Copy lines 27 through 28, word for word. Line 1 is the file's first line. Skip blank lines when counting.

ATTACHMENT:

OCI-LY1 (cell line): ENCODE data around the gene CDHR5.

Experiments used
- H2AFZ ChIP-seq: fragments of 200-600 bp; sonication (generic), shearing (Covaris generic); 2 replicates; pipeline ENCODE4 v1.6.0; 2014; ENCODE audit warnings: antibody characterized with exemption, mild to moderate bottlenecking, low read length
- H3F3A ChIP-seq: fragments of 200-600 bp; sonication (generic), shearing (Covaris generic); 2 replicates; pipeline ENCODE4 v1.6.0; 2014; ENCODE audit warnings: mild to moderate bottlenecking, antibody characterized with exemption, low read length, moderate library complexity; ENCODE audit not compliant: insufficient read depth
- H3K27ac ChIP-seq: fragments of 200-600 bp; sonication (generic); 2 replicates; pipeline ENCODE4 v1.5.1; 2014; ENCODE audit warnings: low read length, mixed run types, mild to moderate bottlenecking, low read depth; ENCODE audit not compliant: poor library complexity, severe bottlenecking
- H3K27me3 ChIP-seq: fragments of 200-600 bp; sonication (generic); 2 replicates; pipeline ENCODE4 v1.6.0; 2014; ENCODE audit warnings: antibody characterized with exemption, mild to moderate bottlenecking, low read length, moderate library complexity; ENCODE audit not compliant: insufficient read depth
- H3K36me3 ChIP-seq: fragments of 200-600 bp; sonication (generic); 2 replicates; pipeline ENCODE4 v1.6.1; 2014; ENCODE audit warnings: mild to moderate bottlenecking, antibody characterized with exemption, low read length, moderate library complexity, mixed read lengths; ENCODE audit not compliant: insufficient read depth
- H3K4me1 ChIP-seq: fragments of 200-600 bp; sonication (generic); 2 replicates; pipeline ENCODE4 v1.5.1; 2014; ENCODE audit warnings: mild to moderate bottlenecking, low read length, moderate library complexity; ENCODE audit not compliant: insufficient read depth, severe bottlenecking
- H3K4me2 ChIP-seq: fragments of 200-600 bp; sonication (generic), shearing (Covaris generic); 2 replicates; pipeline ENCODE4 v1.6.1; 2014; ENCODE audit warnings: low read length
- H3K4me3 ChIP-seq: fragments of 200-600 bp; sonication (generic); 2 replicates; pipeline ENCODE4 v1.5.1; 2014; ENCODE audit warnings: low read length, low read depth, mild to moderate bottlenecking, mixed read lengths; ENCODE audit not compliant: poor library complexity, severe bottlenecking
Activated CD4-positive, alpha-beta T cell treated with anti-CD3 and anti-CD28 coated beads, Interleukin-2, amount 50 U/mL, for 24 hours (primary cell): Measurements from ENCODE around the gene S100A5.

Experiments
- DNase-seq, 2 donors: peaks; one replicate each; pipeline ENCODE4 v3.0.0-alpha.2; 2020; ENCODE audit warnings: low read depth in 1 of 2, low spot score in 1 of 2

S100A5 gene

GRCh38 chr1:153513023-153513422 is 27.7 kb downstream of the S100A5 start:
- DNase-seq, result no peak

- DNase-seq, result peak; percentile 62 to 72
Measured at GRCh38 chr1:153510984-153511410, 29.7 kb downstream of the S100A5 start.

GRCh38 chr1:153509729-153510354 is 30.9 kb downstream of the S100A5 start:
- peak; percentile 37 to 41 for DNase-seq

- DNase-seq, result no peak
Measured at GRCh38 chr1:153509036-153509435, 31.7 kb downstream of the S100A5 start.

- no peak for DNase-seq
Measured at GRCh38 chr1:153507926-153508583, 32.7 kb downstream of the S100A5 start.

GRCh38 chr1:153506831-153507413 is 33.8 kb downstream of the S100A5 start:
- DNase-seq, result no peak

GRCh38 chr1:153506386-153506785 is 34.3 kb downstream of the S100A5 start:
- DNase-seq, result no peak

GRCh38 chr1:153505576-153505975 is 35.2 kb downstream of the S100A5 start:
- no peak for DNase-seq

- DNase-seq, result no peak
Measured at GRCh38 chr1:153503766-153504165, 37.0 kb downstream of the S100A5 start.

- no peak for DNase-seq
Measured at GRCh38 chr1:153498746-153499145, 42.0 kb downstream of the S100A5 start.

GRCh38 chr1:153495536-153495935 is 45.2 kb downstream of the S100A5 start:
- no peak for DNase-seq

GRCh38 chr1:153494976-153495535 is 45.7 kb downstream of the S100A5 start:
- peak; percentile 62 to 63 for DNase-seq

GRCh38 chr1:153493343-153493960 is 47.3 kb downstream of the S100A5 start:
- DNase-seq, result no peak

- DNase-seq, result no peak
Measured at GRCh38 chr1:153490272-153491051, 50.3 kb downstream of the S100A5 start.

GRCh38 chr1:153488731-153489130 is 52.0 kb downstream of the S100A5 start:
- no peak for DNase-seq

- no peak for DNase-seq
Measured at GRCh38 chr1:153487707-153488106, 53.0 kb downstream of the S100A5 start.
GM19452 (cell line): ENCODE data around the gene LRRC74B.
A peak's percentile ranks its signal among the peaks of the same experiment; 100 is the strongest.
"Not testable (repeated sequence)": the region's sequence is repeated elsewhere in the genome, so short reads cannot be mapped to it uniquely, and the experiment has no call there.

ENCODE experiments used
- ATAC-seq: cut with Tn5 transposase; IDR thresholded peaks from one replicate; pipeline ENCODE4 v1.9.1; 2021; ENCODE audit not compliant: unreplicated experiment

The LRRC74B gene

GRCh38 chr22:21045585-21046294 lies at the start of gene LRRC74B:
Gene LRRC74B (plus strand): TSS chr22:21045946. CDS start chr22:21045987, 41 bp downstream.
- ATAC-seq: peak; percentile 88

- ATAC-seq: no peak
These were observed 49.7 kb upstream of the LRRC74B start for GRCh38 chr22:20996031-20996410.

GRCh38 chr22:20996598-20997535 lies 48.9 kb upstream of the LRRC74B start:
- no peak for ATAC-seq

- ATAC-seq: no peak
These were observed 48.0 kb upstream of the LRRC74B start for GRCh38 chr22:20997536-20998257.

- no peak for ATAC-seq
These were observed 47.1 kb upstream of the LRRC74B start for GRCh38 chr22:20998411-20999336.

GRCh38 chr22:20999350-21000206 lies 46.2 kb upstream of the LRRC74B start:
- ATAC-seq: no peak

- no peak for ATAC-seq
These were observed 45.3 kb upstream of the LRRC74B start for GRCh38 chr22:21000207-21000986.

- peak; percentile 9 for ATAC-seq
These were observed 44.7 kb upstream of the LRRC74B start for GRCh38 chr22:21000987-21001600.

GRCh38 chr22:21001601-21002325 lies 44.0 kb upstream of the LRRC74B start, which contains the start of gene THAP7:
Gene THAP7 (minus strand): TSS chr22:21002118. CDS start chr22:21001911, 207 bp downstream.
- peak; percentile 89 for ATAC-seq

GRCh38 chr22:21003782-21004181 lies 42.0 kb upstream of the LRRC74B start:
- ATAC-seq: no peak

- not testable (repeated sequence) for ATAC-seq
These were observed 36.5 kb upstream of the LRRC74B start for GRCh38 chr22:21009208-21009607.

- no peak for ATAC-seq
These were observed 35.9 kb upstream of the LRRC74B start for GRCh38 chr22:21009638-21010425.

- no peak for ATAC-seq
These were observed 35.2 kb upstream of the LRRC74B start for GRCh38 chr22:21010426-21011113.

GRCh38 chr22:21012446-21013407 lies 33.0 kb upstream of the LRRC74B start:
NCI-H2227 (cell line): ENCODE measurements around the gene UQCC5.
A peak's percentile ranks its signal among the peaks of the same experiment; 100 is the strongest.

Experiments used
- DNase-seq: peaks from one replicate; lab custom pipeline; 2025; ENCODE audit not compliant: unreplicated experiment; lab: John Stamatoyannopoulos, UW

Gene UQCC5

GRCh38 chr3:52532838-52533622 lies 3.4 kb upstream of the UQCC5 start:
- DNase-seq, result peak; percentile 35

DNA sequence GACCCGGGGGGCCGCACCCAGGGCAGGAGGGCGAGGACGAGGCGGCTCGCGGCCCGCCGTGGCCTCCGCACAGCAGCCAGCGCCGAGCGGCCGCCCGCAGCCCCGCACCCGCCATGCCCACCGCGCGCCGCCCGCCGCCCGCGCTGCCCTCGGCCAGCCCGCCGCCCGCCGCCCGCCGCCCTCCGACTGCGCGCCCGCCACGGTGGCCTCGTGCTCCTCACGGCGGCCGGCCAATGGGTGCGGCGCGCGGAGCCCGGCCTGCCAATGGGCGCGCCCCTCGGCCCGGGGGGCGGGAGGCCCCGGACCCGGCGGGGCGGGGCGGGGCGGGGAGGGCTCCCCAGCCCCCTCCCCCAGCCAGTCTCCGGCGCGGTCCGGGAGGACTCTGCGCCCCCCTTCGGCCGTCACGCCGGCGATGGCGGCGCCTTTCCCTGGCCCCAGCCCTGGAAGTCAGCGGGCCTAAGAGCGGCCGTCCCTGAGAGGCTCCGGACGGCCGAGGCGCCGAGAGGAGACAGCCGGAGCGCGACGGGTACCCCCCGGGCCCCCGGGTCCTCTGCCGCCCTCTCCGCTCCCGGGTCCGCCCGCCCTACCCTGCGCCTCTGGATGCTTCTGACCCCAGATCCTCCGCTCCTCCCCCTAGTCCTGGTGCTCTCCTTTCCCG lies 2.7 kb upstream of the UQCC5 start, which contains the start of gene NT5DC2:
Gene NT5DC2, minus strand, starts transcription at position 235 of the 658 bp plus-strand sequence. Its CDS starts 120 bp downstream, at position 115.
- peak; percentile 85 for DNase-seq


GRCh38 chr1:153506386-153506785 is 34.3 kb downstream of the S100A5 start:
- DNase-seq, result no peak